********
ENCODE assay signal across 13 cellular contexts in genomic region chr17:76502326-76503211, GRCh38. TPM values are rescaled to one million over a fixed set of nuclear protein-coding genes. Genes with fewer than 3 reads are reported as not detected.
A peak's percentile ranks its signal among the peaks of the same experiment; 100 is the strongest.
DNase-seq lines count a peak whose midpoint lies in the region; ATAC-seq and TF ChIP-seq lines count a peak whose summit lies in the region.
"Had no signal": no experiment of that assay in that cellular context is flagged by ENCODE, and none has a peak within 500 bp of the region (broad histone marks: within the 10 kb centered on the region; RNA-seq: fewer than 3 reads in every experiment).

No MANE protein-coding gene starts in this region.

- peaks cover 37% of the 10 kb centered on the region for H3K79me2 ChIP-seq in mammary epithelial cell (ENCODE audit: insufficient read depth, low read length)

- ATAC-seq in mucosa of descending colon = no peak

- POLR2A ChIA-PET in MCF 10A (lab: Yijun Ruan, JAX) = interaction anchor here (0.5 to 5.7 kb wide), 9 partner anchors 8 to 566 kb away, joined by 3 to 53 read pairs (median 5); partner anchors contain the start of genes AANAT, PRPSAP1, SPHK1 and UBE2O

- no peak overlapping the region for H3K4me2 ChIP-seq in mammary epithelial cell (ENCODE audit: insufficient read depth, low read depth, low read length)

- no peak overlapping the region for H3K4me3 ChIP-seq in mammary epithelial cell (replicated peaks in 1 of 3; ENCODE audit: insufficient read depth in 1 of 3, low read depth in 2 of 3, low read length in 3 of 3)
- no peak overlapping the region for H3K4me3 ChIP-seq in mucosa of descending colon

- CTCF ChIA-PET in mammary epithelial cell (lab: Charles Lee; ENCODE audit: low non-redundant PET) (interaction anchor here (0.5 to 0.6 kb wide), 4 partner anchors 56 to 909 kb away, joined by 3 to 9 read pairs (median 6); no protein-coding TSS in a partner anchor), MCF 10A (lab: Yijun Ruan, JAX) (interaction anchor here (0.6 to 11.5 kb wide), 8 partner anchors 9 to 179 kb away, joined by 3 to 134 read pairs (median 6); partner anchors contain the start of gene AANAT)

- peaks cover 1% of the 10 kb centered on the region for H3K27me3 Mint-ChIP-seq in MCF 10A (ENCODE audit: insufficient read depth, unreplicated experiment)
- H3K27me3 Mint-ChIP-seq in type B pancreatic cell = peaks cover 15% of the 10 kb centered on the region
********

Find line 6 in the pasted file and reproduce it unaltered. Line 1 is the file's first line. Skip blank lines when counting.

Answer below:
- peaks cover 37% of the 10 kb centered on the region for H3K79me2 ChIP-seq in mammary epithelial cell (ENCODE audit: insufficient read depth, low read length)